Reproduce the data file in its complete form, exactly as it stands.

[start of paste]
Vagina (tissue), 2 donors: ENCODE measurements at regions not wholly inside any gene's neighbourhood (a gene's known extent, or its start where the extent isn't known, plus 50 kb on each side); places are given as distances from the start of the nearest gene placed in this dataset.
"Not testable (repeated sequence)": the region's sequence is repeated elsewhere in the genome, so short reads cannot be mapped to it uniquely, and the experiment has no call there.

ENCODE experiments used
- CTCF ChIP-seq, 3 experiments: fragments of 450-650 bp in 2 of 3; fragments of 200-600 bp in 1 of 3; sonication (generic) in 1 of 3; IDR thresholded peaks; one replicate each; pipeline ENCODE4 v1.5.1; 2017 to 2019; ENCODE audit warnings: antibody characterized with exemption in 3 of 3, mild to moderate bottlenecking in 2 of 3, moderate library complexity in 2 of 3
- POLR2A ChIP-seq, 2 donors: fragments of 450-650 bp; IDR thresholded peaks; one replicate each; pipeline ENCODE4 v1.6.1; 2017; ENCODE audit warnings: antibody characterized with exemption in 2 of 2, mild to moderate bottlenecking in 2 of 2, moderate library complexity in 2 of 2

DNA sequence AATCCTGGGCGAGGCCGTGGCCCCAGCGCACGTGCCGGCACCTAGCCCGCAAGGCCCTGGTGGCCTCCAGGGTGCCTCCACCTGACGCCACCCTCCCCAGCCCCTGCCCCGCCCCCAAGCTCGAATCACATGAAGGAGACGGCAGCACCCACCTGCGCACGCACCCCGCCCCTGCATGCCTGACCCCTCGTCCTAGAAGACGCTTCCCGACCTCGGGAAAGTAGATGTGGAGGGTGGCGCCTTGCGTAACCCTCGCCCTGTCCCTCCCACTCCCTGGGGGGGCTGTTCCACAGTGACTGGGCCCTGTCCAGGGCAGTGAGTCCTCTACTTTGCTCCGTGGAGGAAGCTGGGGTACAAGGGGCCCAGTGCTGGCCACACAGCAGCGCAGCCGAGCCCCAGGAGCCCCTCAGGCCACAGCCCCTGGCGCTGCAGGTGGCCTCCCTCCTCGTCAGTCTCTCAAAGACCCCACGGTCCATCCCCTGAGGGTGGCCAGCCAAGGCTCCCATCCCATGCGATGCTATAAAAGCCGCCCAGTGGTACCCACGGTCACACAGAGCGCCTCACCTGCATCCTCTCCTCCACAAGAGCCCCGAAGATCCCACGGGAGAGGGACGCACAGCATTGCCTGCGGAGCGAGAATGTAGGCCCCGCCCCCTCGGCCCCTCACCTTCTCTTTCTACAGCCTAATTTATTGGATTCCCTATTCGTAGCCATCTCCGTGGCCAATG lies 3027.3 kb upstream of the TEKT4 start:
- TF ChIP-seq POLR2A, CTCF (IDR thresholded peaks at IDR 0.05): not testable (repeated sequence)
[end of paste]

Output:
Vagina (tissue), 2 donors: ENCODE measurements at regions not wholly inside any gene's neighbourhood (a gene's known extent, or its start where the extent isn't known, plus 50 kb on each side); places are given as distances from the start of the nearest gene placed in this dataset.
"Not testable (repeated sequence)": the region's sequence is repeated elsewhere in the genome, so short reads cannot be mapped to it uniquely, and the experiment has no call there.

ENCODE experiments used
- CTCF ChIP-seq, 3 experiments: fragments of 450-650 bp in 2 of 3; fragments of 200-600 bp in 1 of 3; sonication (generic) in 1 of 3; IDR thresholded peaks; one replicate each; pipeline ENCODE4 v1.5.1; 2017 to 2019; ENCODE audit warnings: antibody characterized with exemption in 3 of 3, mild to moderate bottlenecking in 2 of 3, moderate library complexity in 2 of 3
- POLR2A ChIP-seq, 2 donors: fragments of 450-650 bp; IDR thresholded peaks; one replicate each; pipeline ENCODE4 v1.6.1; 2017; ENCODE audit warnings: antibody characterized with exemption in 2 of 2, mild to moderate bottlenecking in 2 of 2, moderate library complexity in 2 of 2

DNA sequence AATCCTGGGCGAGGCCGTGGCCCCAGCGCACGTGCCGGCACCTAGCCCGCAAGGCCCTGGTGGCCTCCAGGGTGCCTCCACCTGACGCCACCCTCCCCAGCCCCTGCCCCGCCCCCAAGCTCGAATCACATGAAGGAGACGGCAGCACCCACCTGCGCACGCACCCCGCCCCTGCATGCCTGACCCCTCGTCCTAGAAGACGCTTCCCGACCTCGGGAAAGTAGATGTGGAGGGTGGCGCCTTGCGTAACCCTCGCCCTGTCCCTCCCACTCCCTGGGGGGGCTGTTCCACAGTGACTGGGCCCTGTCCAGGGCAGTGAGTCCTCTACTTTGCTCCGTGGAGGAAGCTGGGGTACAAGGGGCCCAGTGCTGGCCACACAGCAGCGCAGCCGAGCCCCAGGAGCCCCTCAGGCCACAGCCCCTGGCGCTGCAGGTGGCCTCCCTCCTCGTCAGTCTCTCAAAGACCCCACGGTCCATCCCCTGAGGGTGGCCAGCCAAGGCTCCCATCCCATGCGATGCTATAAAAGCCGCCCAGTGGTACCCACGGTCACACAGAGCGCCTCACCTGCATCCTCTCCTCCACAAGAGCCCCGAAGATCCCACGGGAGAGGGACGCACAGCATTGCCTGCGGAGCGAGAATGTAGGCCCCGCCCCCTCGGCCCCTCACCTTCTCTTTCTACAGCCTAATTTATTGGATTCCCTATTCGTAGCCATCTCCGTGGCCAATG lies 3027.3 kb upstream of the TEKT4 start:
- TF ChIP-seq POLR2A, CTCF (IDR thresholded peaks at IDR 0.05): not testable (repeated sequence)